Data needs grow day by day. The size of our data is only going to keep expanding. Video content, for example, is available in much higher quality now than it was ten years ago. The resolution is higher, the pixel density is greater, and that creates a file that is much larger. Take DVD and Blu-ray as an example; the latter offers much higher picture quality due to the fact that the disc can store more data compared to the regular DVD. But even now research is being carried out as to how to pack more data on to storage devices like discs.
One latest piece of research comes from the University of Illinois. They have shown that using an array of novel gold, pillar bowtie nanoantennas (pBNAs) can record light across distances that are far smaller than the wavelength of light, much like traditional photographic film. However, unlike standard film, the material can record miniscule details. Combining an optical microscope (acting as the camera lens) and the material the researchers were able to take photos.
“Unlike conventional photographic film, the effect (writing and curing) is seen in real time. We have demonstrated that this multifunctional plasmonic film can be used to create optofluidic channels without walls,” said Kimani Toussaint, the leader of the research and the associate professor of mechanical science and engineering. “Because simple diode lasers and low-input power densities are sufficient to record near-field optical information in the pBNAs, this increases the potential for optical data storage applications using off-the-shelf, low-cost, read-write laser systems.”
The research was published in the academic journal Nano Letters under the title of ‘Multifunctional Plasmonic Film for Recording Near-Field Optical Intensity’. One of the authors of the paper was Brian Roxworthy, who explained that the manipulation of the particles is their proof-of-principle application. He further detailed that “the trajectory of trapped particles in solution is controlled by the pattern written into the pBNAs. This is equivalent to creating channels on the surface for particle guiding except that these channels do not have physical walls (in contrast to those optofluidics systems where physical channels are fabricated in materials such as PDMS).”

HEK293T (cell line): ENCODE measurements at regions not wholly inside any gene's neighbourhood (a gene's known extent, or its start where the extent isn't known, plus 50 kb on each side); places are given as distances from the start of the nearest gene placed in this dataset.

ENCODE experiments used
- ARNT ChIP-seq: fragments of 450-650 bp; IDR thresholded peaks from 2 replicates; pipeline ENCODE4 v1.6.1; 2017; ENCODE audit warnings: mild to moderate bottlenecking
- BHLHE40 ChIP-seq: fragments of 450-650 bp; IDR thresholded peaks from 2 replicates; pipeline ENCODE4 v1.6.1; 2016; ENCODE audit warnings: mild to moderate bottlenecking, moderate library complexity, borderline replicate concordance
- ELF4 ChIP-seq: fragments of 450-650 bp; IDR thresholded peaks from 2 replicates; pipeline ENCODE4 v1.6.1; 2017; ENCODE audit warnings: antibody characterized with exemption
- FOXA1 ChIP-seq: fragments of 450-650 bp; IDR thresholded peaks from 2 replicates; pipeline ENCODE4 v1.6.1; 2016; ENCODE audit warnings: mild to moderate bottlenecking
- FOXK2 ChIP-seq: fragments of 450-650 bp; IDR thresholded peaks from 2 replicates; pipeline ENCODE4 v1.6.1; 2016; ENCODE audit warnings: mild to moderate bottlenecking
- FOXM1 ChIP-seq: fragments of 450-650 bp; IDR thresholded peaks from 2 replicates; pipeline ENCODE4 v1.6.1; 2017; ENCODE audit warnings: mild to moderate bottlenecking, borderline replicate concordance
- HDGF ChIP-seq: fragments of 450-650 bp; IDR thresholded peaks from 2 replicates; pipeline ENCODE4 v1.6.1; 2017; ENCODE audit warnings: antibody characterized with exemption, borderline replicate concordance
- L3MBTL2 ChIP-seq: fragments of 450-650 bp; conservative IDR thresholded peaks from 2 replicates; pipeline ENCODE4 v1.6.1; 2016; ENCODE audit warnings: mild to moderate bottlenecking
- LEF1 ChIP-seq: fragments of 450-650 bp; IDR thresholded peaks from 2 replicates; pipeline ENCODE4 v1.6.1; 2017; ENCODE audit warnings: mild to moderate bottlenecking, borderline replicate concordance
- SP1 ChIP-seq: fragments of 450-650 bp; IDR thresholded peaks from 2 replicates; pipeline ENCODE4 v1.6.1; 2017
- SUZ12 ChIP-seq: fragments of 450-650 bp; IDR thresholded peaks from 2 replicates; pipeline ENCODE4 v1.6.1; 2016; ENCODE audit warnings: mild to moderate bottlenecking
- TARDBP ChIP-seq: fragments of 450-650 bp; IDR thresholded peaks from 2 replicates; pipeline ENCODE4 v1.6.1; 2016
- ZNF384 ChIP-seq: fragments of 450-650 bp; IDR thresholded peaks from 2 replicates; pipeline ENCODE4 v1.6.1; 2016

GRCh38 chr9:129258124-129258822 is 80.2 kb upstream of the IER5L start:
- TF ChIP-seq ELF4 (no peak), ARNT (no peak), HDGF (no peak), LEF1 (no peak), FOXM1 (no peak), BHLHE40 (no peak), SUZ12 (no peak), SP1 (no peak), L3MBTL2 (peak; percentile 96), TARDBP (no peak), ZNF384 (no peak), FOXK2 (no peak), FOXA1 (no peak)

In layman’s terms, all of this means that the new camera can record more data than is standard onto discs, like DVDs and Blu-rays, at a low cost. With their current design, the researchers think that a standard disc could hold around 28.6GB of data. However, by adjusting array spacing on the camera and creating a smaller antenna, the capacity could grow to 75GB – more than a twofold increase.
The team demonstrated their research by creating patterns on the pBNAs using holographic transfer or steeling mirrors via a laser writing method. The group believe that this is only the beginning of the use of plasmonic film and that data storage on a small scale is just a single application. They are currently exploring the further uses for their research. For example, other applications could include lab on chip nanotweezers or sensing equipment.
Nanocamera May Change Data Storage
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